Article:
Water deeply but less often as the seedlings grow and establish on the lawn.

5. Remove weeds

Buffalo grass is prone to weed invasions when overwatered, overfertilized, and mowed short. Overwatering allows taller grass species like Bermuda grass and tall fescues to grow on the lawn.

Hand-pull the young, unestablished weeds to remove them. Apply selective herbicides like 2-4-D to kill more extensive weeds.

Proper turf management is the best way to keep weeds at bay on buffalo grass lawns.

How to care for and maintain buffalo grass

Buffalo grass deteriorates and becomes susceptible to weeds and diseases when overmanaged. Therefore, proper care keeps it damage-free and lush green. These tips should help you manage your buffalo grass.

Mow less often

Buffalo grass is a low-growing turf whose stolons lie laterally above the ground. Buffalo grass can survive a year without mowing. Mow the grass once every four to six weeks in summer. In natural landscapes, buffalo grass doesn’t need mowing throughout the year.

Cut buffalo grass between 3 and 4 inches tall with a sharp blade using the one-third mowing rule. Mowing the grass shorter allows weeds to grow on the lawn.

Water deeply but infrequently

Buffalo grass has a lower water requirement than other grasses. Once established, buffalo grass needs 15 to 30 inches of water annually. Buffalo grass becomes dormant when underwatered in hot summer. If overwatered, the grass becomes susceptible to weeds, diseases, and taller grasses invasions.

Irrigate buffalo grass in prolonged drought with 2 to 3 inches of water once every four weeks to prevent them from dormant. In areas that receive good rainfall, irrigation is not necessary.

Water buffalo grass less often to keep it green and healthy.

Fertilize less often   

Buffalo grass doesn’t need fertilizers to thrive. You must fertilize with 1 to 2 pounds of nitrogen fertilizer per 1000 square feet of lawn in the summer. Slow-release fertilizers are more effective than fast-release fertilizers. The first nitrogen fertilizer application should be three weeks after the grass greens in summer. The second application should be after eight weeks.

Avoid overfertilizing, it damages the grass and allows weeds and other grasses to grow. Excess fertilizers also make the lawn need frequent mowing.

Remove weeds

Buffalo grass is prone to grassy and broadleaf weed invasions when overmanaged. Proper turf management is the best way to keep most of these weeds at bay.

Water the lawn deeply and infrequently. Don’t fertilize. Use less than 2 pounds of nitrogen fertilizer per 1000 square feet only when necessary. Mow the grass 3 to 4 inches tall.

Hand pulls young, unestablished weeds. Use post-emergent herbicides to remove grown weeds on the lawn. The herbicides should be labeled for buffalo grass to avoid damaging the turf.

Deal with pests and diseases

Buffalo grass is less prone to pests and diseases. However, chin bugs and webworms may be present on the lawn. Despite the absence of insecticides, proper turf management keeps insects and diseases away from the yard.

Tips for buffalo grass in Arizona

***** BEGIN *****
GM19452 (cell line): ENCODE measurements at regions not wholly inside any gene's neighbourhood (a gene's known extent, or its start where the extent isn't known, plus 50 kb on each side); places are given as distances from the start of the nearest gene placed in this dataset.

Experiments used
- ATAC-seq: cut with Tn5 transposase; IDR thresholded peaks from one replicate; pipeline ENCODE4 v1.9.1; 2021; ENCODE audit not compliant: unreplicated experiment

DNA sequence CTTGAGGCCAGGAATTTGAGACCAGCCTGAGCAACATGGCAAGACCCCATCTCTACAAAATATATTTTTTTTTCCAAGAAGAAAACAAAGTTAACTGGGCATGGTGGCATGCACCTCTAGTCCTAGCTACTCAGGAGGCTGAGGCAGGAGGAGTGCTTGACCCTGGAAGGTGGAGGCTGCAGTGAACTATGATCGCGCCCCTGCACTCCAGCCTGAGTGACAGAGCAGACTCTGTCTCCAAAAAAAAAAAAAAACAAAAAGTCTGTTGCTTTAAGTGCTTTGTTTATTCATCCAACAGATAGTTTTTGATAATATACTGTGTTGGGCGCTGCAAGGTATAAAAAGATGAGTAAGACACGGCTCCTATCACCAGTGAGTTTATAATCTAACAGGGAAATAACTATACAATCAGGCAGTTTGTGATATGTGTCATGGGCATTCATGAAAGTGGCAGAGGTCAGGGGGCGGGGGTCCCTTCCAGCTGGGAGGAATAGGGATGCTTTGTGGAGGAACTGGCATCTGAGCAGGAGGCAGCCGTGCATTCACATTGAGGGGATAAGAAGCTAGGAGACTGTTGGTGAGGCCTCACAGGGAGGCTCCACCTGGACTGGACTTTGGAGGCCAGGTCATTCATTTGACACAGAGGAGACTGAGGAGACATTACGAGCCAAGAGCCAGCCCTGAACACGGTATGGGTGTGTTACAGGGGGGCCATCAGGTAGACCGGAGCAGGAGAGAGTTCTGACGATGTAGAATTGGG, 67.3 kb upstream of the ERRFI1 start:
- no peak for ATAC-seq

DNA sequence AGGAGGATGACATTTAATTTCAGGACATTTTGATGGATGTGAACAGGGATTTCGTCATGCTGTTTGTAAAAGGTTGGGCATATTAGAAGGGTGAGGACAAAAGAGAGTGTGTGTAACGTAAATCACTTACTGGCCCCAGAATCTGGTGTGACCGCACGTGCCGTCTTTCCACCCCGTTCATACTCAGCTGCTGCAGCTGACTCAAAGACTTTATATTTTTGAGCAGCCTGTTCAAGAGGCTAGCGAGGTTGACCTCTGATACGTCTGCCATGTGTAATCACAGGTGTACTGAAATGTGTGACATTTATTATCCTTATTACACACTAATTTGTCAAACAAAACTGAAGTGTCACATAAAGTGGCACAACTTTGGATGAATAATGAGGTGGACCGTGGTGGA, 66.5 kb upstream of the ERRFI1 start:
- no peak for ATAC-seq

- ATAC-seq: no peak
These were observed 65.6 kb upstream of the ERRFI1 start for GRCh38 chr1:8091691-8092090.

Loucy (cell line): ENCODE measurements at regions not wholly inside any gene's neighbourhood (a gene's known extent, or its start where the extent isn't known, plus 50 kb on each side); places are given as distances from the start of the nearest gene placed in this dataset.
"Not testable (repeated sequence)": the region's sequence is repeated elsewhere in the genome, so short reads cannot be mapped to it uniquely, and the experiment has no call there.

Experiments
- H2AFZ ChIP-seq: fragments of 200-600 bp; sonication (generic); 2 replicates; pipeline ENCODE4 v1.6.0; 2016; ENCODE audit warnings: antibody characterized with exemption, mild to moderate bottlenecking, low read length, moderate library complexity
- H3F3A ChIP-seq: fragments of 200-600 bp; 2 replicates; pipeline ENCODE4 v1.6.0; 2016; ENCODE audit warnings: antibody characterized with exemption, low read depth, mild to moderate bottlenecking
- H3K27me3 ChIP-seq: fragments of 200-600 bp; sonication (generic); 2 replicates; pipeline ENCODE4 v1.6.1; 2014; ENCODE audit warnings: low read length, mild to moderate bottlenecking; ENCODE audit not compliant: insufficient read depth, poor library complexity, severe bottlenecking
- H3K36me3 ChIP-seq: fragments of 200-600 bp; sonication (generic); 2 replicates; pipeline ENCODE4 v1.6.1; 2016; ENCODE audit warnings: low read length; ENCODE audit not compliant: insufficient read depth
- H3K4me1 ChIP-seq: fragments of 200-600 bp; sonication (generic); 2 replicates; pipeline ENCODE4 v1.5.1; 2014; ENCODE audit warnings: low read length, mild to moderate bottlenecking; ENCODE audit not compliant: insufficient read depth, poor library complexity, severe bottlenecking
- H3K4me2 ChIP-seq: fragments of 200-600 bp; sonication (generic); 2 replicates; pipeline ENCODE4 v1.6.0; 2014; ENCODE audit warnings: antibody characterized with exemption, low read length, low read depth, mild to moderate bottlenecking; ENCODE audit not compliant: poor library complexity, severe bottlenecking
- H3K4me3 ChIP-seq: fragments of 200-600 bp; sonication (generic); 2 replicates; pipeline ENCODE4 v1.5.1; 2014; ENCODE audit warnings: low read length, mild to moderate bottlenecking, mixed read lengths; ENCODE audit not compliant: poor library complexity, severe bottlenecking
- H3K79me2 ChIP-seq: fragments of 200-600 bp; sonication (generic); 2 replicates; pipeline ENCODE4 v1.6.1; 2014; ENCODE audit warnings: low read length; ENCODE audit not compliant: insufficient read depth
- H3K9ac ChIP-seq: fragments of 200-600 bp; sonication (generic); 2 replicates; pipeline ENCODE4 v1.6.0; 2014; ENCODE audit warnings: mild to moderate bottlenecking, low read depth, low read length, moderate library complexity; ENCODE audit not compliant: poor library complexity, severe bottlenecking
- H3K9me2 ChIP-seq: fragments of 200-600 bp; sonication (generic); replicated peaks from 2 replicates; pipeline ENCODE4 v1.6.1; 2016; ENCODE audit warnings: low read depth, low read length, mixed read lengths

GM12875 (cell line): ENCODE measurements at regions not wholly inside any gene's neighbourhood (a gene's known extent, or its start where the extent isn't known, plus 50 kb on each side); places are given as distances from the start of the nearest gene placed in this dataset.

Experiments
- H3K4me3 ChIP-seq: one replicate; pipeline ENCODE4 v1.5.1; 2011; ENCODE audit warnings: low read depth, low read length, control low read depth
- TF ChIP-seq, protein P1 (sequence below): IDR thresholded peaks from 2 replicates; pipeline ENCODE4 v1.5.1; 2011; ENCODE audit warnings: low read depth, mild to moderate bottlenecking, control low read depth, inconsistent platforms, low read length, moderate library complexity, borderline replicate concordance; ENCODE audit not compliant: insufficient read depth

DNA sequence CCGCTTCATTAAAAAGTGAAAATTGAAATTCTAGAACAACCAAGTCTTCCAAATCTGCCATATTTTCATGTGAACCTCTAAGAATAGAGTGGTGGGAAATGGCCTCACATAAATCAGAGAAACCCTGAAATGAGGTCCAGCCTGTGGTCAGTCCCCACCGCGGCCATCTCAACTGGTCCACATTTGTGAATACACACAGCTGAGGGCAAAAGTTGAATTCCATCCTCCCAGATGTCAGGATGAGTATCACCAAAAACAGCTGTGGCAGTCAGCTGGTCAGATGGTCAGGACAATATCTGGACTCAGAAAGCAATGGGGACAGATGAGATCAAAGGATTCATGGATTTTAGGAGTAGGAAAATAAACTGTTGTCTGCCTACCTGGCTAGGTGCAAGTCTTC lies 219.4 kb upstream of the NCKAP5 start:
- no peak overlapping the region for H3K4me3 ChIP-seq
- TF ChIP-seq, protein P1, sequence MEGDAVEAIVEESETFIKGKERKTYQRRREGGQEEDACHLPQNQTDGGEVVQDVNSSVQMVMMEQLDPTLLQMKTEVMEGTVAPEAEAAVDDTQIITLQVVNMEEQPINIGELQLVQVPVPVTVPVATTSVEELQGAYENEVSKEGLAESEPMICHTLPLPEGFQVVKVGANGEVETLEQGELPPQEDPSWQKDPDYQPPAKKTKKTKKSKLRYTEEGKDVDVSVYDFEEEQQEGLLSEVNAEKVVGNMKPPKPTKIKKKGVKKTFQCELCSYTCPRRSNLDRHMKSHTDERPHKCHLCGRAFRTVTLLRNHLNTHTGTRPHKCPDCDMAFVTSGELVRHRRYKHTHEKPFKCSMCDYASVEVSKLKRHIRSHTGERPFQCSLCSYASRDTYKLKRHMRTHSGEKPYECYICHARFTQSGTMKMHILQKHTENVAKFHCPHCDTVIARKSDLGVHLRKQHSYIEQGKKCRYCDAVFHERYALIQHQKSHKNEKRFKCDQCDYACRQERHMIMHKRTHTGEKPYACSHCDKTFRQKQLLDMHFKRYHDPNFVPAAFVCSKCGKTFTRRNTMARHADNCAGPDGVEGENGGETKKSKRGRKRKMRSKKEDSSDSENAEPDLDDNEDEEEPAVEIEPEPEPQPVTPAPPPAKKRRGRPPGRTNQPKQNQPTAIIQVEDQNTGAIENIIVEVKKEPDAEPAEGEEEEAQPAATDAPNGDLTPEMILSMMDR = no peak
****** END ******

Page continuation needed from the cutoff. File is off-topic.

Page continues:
Arizona experiences extreme heat and prolonged drought in summer. Most Arizona areas have compacted clay alkaline soil and receive little rainfall. Buffalo grass sometimes thins out if neglected in these conditions. 

Below are tips for caring for buffalo grass in Arizona.

Add sulfur to lower the pH

Most regions of Arizona have heavy clay soils that are too alkaline for the survival of buffalo grass. The grass thrives in loam soils with 6.5 to 7.5 pH but can also survive in clay soils.

Add Sulfur-rich fertilizers like potassium sulfate, sulfur powder, zinc sulfate, and manganese sulfate to lower the high alkaline levels in the soils.

Neutralizing high alkaline soils, and knowing when to apply lime followed by a tilling process to loosen the ground make it conducive the soil for buffalo grass growth.

Irrigate buffalo grass deeply in the summer

Arizona experiences extreme heat and prolonged drought in the summer months. Temperatures in the summer range are 90oF-120oF. Buffalo grass has a high tolerance to extreme heat and prolonged drought experienced in Arizona. The grass goes dormant but doesn’t die when not irrigated in summer.

Water buffalo grass deeply with 1 to 2 inches of water every four to six weeks in summer to keep it green and healthy. Watering and other lawn care practices do fix the brown spots on buffalo grass.

Mow the grass higher

Grassy and broadleaf weeds such as dandelions run riot in buffalo lawns. The weeds seeds usually stay in the soil and germinate in favorable climatic conditions. Use pre-emergent herbicides to kill weed seeds before they sprout. Weeds are competitive plants and grow on shorter or scalped grass.

Mow the grass between 3 and 4 inches tall to block sunlight from reaching the ground to grow the weeds on the lawn.

Irrigate the lawn

Buffalo grass requires 15 to 30 inches of rainfall or irrigation annually to thrive. The southwestern parts of Arizona get a minimum of 4 inches, while the east-central regions in the white mountains get a maximum of 40 inches annually. The number of precipitation changes every year.

Irrigating buffalo grass lawns in the southwestern regions of Arizona helps to supplement the little rainfall it gets annually. Install sprinklers and irrigate the lawn with up to 2 inches of water in summer to maintain the green turf color.

Meanwhile, the east-central regions of Arizona receive enough rainfall throughout the year. Therefore, it’s unnecessary to water the area after buffalo grass establishes because it makes the lawn susceptible to weeds, tall grass species, and diseases.

Reference

NC State Extension: Buffalo grass.